Thursday, June 08, 2006

Poetry Thursday

For Poetry Thursday, I was inspired by the Completely And Totally Optional (CATO) prompt to write a poem based on your eavesdropping skills. This was a great coincidence as a hilarious overhead conversation occurred yesterday. Here goes:

Heard Under the Sycamores
-Julie Zaccone Stiller

Harried woman speaking loudly
Gesturing randomly, wildly in the air
Details punctuated with finger jabs
that would leave bruises
She stalks around her parked SUV
pacing like a caged leopard
Still talking
Who is listening but us
we who hide in our reclined anonymity
We laugh conspiring like the crows
twirl our fingers next to our brains
"she's crazy" we hiss to one another
"I'm glad she divorced the bastard, he deserved it!"
she declaims
slamming the door as final punctuation
We giggle again, this time too loudly
She turns to our sound
suspiciously searching out the offenders
We are wrong once more
Headset in ear she stalks off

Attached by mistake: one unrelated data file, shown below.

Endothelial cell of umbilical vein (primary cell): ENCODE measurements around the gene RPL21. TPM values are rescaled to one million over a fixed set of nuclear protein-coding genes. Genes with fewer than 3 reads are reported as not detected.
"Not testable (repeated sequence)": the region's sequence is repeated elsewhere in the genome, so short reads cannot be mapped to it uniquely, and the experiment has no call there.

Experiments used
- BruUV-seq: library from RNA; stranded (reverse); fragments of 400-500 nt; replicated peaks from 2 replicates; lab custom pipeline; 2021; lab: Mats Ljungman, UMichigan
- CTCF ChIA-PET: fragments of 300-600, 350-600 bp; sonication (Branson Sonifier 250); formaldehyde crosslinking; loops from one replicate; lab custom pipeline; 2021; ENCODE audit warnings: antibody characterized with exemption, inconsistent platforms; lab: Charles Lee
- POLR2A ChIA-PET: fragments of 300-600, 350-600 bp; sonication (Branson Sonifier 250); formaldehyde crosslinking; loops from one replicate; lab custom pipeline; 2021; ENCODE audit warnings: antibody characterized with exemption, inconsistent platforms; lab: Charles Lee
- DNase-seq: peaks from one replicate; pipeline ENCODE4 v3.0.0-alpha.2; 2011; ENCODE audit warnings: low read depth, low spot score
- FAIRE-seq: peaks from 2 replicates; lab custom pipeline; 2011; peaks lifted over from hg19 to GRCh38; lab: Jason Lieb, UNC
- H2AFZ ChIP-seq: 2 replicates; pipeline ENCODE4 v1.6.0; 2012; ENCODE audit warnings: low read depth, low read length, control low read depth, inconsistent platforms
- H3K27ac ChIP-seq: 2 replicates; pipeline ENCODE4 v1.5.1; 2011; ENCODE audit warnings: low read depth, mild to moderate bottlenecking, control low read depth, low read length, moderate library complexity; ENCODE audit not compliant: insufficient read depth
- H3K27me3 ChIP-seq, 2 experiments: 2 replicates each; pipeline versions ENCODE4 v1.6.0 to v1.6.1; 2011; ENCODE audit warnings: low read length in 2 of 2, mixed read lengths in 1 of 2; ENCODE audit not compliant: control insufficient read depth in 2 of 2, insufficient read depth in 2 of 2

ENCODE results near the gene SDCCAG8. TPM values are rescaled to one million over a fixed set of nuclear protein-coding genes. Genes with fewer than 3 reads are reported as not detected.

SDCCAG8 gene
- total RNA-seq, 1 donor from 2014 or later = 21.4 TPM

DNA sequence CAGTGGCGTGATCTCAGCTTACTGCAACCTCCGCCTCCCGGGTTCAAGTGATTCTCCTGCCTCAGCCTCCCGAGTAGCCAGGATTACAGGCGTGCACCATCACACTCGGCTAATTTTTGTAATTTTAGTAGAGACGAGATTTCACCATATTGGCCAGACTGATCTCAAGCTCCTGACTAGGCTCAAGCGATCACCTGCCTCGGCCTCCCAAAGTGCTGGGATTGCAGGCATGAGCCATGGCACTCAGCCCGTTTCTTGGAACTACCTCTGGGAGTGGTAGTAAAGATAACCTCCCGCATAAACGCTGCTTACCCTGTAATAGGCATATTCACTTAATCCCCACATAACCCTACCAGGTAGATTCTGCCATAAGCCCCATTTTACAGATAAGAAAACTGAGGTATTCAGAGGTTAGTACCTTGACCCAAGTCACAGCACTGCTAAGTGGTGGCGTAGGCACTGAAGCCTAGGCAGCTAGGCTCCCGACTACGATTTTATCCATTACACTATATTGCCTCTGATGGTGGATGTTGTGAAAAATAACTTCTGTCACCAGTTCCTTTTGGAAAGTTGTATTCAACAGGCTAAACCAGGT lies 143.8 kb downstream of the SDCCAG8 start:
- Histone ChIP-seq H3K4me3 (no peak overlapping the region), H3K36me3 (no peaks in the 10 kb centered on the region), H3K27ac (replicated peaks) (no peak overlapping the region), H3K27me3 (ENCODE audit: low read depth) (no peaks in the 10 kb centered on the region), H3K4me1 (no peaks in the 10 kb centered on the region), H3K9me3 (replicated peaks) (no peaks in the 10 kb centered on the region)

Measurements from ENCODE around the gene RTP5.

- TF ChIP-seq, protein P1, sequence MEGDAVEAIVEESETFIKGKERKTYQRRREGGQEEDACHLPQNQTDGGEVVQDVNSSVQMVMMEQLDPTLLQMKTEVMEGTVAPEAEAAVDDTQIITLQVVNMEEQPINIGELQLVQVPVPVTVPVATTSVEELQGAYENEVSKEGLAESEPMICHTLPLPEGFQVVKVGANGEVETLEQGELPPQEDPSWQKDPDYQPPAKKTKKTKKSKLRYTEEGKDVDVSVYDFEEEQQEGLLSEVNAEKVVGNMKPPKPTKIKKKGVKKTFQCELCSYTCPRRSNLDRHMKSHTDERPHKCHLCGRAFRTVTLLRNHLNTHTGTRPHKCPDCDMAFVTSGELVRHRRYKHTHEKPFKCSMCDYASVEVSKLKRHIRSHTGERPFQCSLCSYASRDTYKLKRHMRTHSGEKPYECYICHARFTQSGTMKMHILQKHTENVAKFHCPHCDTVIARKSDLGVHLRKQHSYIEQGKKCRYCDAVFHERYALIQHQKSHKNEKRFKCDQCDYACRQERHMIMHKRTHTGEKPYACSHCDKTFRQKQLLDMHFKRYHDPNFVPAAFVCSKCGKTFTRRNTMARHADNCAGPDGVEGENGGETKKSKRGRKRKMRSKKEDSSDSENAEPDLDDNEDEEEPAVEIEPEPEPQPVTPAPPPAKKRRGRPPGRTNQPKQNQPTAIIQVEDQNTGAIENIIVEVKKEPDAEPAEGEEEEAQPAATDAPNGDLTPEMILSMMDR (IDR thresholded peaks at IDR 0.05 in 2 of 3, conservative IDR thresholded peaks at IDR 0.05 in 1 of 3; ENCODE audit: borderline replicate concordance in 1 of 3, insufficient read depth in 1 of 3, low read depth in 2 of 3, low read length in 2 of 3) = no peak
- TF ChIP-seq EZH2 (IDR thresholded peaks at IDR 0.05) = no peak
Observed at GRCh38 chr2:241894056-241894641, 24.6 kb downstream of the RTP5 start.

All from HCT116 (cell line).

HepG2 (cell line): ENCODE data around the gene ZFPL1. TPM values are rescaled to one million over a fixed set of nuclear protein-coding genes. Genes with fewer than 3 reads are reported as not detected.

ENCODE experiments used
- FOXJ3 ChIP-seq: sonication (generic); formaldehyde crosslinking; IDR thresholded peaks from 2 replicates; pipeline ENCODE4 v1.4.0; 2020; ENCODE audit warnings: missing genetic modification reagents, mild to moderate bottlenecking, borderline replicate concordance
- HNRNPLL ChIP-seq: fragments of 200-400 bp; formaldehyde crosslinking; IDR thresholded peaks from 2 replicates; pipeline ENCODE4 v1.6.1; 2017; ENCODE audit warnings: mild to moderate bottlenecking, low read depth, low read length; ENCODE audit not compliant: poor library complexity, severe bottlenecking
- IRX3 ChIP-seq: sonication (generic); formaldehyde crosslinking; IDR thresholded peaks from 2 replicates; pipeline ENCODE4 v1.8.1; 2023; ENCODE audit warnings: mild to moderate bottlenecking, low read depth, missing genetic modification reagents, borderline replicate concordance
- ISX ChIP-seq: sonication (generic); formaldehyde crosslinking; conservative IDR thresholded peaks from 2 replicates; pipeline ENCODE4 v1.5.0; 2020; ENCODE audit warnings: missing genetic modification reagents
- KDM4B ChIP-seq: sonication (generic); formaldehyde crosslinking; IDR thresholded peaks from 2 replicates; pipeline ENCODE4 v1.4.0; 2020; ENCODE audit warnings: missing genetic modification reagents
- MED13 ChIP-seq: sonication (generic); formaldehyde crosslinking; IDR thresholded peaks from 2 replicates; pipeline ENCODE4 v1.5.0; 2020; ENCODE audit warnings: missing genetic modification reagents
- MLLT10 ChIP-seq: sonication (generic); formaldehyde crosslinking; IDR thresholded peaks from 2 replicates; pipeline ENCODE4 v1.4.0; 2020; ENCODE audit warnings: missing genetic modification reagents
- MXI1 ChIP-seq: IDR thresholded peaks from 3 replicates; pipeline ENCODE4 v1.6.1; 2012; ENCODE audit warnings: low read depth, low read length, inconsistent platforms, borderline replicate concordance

down the shaded street


jim said...

Funny how poems can work when you just let them mirror what you see, or hear.

Dana said...

Ha. I know what you mean about this. The emergence of cell phones in our culture, smaller and smaller ones, really does blur the line between crazy and not crazy. I kind of like that it does. When I go crazy, I plan to walk around with a cell phone to my ear.

Also, loving these phrases:

finger jabs
that would leave bruises


our reclined anonymity

Jennifer said...

too fun!

Deb R said...

Very cool, Julie! That's a great take on the CATO prompt!

abhay k said...

A fitting poem for the given propmt...enjoyed reading it...thanks for sharing..

Syd said...

Yes, you did this theme well. Oh too often I've listened to folk like this on thier phones. So much hostility, at least that's what I read in your poem (her's).

cara winsor hehir said...

seeings how i am married to the migrant poetry worker, i tend to have my fill of lines, but occassionally i read or hear something that hits home, whether it be laughter or heartache or memory. this is one of those.
and i'm sure my migrant poetry worker sometimes is a little over whelmed with his crafty missus and her pushy textiles.